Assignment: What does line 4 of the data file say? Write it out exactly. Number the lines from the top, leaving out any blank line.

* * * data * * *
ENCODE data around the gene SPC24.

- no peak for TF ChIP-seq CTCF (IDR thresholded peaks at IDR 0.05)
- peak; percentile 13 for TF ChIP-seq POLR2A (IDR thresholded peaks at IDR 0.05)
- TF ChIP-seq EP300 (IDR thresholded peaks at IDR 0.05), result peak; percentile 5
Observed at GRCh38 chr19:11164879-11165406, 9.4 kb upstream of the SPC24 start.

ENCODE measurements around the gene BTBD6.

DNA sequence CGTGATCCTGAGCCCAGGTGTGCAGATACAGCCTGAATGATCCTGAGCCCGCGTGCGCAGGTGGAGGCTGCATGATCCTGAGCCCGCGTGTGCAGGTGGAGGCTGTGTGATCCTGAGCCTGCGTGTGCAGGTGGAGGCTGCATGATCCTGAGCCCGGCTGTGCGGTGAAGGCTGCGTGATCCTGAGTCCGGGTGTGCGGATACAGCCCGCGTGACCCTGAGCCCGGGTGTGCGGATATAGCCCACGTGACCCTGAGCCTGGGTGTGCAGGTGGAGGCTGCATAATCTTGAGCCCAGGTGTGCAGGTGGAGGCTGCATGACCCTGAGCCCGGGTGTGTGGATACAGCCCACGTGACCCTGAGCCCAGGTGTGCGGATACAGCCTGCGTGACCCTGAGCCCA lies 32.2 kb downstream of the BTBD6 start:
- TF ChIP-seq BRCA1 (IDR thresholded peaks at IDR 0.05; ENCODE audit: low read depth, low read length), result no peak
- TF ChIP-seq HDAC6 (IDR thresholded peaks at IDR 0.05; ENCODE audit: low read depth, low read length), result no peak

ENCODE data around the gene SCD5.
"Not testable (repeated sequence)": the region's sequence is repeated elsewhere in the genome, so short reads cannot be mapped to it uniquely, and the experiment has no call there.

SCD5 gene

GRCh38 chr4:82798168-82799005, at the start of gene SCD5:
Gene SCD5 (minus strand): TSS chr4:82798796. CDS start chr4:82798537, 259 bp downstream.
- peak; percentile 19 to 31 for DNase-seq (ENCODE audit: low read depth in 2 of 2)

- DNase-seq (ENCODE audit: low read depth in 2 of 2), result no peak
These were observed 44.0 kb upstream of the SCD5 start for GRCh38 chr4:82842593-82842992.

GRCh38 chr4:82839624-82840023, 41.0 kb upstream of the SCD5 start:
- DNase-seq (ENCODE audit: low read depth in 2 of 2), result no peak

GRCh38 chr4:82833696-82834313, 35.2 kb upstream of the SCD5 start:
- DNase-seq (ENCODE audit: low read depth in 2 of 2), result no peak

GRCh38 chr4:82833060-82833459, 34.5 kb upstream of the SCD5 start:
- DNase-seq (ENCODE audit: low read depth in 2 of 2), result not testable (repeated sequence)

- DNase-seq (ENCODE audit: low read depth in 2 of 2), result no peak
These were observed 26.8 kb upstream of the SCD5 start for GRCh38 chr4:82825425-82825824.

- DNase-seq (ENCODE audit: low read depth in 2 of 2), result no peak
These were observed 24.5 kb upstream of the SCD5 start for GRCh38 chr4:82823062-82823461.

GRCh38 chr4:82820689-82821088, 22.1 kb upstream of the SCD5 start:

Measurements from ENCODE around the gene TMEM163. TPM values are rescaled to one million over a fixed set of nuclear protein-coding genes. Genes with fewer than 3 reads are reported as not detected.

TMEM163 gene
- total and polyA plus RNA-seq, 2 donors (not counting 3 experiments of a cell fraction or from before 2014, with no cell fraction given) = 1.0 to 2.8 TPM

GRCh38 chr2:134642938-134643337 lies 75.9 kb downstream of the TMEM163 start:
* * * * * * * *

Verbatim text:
- TF ChIP-seq EP300 (IDR thresholded peaks at IDR 0.05), result peak; percentile 5